Stuart Batterman’s research and teaching interests address environmental impact assessment, human exposure and health risk assessment, and environmental management. His research addresses both theoretical work and applied laboratory and field studies. He is particularly interested in improving exposure measures that can be used in risk assessments and epidemiological studies; measuring toxic compounds including volatile organic compounds (VOCs) found as pollutants in drinking water, ambient and indoor air, and statistical and modeling methods that can be used to interpret and extend available measurements. His research is applied to contemporary problems including ambient and indoor air quality, environmental epidemiology, policy analysis, environmental engineering, environmental justice, and life cycle analysis. His international projects include training and research programs in the environmental sciences and engineering in Africa (especially South Africa) and Europe (especially Portugal, Russia and Finland). He directs the Hazardous Substances Academic Training Program and the Pilot Project Research Program in the NIOSH-supported Education and Resource Center.
Stuart has a B.S. on Environmental Sciences from Rutgers University, 1979, a M.S. on Water Resources & Environmental Engineering (Civil Engineering), from the Massachusetts Institute of Technology, 1981, and a PhD on Water Resources & Environmental Engineering (Civil Engineering) from the Massachusetts Institute of Technology, 1986.
How fish physiology and biomechanics can help the blue economy
The rapid changes seen in coastal environments due to anthropogenic impacts – namely global warming and changes in hydrodynamics – are affecting the biodiversity of our habitats and the blue economy that relies on these species. The Narragansett Bay, New England’s largest estuary, with its historical data on fish composition and environmental parameters, is a great place to study these impacts not only on the fish species but also in the local blue economy it supports. I will be presenting data on how fish physiology and biomechanics can be collected to predict new animal distribution patterns and how to mitigate anthropogenic pressures. I will talk about how the local shark species spiny dogfish swims and how changes in turbulence are affecting fish species across the globe. I will also present data on how respirometry – measuring oxygen consumption – and electromyography – a technique to determine muscle mechanics can help us predict the physiological stressors for local species such as flounders, scup and black seabass. Lastly, I will talk about our work with Narragansett Bay stakeholders to improve science-based management, to increase awareness among the local communities and promote environmental justice.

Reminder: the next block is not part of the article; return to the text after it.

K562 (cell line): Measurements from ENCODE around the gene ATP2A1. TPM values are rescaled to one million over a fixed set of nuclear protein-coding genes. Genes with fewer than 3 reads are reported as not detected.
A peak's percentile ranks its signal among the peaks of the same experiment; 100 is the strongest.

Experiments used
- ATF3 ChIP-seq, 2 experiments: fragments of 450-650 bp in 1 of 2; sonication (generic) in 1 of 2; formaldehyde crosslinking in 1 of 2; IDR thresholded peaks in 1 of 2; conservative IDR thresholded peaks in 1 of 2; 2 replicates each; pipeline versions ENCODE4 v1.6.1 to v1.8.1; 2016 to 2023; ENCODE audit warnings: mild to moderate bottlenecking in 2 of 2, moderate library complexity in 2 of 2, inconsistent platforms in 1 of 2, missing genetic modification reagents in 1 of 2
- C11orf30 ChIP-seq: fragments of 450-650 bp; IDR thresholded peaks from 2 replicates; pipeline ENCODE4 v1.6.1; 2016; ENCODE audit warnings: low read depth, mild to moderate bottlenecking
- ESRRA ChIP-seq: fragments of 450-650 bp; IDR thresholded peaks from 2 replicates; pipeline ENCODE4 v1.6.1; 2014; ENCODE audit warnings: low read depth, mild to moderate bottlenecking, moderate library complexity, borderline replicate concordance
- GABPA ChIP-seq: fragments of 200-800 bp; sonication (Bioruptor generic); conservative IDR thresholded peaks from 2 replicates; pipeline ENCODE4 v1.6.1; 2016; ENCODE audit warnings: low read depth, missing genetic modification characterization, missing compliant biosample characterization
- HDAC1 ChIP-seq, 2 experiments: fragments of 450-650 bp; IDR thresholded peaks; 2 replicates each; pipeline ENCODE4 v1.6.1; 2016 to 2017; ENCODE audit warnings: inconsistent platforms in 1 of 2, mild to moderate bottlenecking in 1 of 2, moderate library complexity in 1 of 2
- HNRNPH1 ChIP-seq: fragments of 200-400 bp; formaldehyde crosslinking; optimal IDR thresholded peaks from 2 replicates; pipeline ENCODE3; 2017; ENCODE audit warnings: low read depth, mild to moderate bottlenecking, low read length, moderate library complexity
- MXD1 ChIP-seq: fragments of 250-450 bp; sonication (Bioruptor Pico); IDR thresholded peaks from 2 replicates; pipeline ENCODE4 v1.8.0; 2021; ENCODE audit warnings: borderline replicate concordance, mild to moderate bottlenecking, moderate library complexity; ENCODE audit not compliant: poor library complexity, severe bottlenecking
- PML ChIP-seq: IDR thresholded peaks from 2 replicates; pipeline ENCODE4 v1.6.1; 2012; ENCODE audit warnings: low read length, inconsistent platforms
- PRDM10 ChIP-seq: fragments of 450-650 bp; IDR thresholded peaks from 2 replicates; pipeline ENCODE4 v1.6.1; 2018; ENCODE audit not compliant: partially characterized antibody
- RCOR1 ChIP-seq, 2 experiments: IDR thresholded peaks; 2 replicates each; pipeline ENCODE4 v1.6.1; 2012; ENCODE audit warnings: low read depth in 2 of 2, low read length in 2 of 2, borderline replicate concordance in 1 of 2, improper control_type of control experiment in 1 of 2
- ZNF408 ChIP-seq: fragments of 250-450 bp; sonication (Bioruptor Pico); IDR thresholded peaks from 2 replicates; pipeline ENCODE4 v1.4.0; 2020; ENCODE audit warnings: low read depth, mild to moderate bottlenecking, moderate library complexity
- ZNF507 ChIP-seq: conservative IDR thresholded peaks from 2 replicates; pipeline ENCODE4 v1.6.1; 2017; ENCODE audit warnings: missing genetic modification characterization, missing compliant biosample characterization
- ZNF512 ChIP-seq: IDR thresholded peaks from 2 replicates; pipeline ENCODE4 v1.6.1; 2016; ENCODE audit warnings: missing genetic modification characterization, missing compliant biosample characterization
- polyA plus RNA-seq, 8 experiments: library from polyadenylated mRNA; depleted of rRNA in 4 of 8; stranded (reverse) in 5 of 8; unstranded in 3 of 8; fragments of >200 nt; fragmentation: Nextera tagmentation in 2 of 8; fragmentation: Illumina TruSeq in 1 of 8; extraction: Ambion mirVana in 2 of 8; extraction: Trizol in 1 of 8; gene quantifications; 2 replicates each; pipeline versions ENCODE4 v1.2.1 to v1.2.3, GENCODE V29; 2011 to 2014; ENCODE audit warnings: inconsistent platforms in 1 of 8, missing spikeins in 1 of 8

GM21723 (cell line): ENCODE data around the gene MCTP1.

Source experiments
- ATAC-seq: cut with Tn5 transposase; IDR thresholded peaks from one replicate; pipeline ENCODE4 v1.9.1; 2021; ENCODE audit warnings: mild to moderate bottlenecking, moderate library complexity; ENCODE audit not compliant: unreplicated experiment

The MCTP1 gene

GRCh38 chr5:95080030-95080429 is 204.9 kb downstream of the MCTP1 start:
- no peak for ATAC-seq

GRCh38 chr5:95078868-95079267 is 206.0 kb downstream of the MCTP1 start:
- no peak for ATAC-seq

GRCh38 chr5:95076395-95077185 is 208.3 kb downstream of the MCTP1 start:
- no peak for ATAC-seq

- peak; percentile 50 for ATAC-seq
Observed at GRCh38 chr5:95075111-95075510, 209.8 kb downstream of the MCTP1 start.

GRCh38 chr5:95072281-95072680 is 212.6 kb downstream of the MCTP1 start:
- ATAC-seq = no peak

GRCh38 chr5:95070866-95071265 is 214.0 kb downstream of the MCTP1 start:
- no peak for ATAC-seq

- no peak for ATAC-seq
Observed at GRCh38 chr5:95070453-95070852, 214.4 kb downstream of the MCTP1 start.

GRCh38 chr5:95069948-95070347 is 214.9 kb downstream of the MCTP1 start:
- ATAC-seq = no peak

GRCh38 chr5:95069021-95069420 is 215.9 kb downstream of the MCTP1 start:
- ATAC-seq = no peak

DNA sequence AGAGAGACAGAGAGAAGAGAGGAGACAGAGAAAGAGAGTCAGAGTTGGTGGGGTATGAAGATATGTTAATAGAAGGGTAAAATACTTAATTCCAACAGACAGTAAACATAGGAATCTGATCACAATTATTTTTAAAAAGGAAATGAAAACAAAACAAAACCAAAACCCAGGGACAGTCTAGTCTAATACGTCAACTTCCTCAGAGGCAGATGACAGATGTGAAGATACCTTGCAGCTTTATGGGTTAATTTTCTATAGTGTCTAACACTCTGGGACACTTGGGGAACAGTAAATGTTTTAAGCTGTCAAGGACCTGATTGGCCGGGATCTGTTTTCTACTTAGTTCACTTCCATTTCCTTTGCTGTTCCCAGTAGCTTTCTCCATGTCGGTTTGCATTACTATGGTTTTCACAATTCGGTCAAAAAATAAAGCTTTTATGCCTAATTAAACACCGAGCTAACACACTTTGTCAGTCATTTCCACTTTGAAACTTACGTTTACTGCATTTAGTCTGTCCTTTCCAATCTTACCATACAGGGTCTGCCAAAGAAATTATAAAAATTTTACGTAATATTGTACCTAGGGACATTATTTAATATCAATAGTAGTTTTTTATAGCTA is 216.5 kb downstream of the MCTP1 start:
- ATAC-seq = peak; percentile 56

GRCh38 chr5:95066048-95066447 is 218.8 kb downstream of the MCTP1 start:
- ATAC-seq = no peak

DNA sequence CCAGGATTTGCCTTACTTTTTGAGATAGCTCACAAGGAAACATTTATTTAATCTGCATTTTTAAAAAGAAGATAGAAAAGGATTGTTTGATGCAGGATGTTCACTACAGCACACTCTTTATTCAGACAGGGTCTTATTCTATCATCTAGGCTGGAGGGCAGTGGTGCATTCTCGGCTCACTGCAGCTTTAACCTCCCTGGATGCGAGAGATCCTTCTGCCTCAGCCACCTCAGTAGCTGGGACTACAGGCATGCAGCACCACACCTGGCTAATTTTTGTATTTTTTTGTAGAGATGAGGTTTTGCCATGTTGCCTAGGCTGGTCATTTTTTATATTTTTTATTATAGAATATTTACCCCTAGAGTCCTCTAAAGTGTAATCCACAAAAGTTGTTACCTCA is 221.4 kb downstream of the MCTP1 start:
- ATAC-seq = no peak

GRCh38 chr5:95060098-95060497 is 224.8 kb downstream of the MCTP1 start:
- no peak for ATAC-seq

Dr. Anabela Maia is an Associate Professor of Biology at Rhode Island College. Her research focuses on fish physiology and biomechanics especially on how fish respond to anthropogenic pressures. She is currently funded by an NIH IDeA RI grant and is the Rhode Island College institutional lead for the Rhode Island Consortium for Coastal Ecology Assessment Innovation & Modeling (an NSF EPSCoR project). At Rhode Island College, Dr. Maia teaches human and organismal anatomy and physiology courses and supervises multiple research students. Dr. Maia was born in Portugal and completed her Licenciatura in Applied Animal Resources, branch Marine at the University of Lisbon in 2004. Dr. Maia holds a Ph.D. in Biological Sciences from the University of Rhode Island (2011) and is a FLAD/Fulbright Portugal Scholar. She has held postdoctoral positions at Ghent University, Gent, Belgium and Tufts University, USA. Prior to joining the faculty at Rhode Island College in 2018, Dr. Maia was an Assistant Professor at Eastern Illinois University where she worked on stream restoration and environmental impacts on Midwest fish populations. Dr. Maia has authored 30 peer reviewed publications in her field. She is active in her profession, participating in many professional societies such as the Society of Experimental Biology, the Society of Integrative and Comparative Biology, Sigma Xi and the American Fisheries Society. Dr. Maia is also involved in multiple outreach efforts locally and abroad, including development of science communication materials in Portuguese and science engagement at high schools through data visualization.